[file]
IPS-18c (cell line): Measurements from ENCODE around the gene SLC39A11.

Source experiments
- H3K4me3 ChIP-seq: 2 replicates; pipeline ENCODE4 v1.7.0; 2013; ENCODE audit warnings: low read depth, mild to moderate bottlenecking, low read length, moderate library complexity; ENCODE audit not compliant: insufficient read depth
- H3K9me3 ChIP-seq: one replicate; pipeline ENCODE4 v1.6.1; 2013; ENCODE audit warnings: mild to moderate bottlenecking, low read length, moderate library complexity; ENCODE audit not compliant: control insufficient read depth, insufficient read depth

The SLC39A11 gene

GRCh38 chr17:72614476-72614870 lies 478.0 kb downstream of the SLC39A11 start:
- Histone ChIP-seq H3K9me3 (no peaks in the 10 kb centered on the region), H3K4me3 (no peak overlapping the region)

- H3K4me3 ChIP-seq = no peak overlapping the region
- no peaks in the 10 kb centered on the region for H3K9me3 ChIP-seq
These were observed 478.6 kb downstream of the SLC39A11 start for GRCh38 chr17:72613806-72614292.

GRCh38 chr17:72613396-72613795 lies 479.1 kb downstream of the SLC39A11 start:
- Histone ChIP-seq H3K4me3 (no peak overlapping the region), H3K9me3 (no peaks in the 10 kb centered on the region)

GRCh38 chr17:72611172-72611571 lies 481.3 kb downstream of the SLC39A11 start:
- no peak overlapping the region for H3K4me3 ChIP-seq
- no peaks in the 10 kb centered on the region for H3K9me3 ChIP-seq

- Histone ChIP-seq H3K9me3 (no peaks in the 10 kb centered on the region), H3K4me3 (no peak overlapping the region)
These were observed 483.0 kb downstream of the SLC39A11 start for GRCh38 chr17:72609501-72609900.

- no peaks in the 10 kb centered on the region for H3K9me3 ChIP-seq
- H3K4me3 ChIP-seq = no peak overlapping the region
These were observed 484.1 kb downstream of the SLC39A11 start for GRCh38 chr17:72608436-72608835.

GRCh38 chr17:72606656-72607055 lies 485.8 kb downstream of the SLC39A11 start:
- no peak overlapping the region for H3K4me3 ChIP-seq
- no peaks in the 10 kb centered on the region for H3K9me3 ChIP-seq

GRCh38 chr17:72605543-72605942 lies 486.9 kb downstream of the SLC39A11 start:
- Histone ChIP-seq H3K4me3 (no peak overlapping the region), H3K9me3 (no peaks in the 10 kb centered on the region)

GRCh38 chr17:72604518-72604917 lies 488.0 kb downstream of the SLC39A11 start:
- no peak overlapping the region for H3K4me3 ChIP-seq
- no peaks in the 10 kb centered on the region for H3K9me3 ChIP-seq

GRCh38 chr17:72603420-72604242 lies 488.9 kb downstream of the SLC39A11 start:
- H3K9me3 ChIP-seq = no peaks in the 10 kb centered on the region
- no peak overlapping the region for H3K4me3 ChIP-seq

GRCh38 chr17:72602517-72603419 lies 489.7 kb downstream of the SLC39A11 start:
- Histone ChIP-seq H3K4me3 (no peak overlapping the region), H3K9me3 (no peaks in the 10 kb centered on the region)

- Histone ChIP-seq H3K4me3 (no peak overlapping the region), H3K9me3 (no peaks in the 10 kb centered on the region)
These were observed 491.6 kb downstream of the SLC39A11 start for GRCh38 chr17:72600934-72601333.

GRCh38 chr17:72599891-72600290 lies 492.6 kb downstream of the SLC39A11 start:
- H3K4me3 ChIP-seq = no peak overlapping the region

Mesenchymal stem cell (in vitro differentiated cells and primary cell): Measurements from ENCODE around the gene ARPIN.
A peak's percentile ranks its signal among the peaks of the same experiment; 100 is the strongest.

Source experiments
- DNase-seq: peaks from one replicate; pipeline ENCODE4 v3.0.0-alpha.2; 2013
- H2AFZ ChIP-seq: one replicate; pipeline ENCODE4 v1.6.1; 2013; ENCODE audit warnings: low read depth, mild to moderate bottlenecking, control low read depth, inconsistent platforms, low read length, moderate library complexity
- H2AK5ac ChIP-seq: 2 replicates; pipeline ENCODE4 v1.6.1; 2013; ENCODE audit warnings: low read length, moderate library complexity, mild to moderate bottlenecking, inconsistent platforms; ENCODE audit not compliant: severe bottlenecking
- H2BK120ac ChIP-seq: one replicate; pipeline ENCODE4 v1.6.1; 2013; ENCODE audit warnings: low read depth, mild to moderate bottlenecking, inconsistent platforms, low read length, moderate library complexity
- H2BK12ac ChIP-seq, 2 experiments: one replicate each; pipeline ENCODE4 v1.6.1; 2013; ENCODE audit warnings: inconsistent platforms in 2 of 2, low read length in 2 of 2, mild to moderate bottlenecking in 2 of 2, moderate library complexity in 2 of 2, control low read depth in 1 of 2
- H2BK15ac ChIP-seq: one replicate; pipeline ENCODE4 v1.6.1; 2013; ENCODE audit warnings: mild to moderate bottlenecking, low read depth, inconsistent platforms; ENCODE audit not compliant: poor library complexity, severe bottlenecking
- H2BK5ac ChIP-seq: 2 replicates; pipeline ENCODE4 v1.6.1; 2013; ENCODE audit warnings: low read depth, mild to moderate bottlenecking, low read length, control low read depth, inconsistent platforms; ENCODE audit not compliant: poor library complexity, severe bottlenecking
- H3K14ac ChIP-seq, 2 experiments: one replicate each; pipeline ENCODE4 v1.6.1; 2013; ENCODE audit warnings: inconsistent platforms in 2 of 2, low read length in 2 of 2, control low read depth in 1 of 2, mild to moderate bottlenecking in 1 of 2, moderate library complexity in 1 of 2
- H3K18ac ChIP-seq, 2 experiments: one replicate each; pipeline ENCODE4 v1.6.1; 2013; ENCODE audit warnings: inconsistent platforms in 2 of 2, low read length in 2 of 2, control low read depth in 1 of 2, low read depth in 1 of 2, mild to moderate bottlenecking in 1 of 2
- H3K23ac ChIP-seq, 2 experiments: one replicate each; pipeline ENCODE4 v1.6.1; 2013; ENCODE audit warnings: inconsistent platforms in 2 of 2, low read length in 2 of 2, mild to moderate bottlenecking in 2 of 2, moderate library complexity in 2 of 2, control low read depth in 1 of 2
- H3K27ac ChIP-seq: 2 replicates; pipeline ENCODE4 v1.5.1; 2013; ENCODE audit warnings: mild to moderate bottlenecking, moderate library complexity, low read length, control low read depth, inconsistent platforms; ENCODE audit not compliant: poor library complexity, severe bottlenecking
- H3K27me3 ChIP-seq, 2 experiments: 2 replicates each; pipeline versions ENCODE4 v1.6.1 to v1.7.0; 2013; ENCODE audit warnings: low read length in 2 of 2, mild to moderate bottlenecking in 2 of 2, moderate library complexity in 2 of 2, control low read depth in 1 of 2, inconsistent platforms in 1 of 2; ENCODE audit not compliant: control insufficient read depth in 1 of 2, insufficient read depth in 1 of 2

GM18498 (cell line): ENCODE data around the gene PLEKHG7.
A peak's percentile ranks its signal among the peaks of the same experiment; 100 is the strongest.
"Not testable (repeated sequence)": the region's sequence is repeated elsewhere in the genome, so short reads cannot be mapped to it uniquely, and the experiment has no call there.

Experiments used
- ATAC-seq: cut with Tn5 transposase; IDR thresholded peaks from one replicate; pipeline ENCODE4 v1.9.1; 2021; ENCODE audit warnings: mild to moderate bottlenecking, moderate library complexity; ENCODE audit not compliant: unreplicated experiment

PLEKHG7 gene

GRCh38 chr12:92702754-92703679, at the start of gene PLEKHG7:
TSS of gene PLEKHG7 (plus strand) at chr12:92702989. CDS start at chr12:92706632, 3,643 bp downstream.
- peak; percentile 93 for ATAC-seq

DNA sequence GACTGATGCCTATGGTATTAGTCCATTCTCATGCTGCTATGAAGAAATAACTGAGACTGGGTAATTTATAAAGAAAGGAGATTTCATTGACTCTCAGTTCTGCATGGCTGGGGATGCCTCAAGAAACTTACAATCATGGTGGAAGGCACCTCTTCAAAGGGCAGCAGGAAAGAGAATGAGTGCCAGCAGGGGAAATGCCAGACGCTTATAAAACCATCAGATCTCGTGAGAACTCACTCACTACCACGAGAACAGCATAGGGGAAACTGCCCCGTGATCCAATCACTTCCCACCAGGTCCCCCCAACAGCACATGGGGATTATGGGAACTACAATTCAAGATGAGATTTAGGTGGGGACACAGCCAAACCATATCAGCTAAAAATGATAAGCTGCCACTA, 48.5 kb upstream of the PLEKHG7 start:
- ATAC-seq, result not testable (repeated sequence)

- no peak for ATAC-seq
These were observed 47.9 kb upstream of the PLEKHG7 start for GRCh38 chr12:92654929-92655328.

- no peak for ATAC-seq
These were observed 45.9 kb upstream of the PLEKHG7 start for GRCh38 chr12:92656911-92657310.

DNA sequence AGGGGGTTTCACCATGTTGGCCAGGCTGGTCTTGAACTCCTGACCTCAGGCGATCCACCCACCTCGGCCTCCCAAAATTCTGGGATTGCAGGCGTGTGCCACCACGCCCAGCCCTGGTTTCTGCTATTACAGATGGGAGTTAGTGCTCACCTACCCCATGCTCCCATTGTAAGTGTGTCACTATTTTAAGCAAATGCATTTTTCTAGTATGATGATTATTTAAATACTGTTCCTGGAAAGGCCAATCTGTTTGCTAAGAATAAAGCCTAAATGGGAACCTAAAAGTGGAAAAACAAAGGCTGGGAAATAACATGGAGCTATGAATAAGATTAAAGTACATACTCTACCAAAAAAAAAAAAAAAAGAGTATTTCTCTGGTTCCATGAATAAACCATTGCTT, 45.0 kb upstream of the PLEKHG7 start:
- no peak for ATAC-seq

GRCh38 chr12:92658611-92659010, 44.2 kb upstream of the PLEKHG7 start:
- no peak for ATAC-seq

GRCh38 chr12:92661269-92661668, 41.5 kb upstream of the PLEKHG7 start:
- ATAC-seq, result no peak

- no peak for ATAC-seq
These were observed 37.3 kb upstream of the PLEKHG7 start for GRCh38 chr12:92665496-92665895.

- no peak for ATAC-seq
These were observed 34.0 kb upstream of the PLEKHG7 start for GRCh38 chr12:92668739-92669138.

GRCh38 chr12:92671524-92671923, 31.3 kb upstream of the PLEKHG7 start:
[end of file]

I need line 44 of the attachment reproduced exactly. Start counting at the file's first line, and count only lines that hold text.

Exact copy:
- H2BK120ac ChIP-seq: one replicate; pipeline ENCODE4 v1.6.1; 2013; ENCODE audit warnings: low read depth, mild to moderate bottlenecking, inconsistent platforms, low read length, moderate library complexity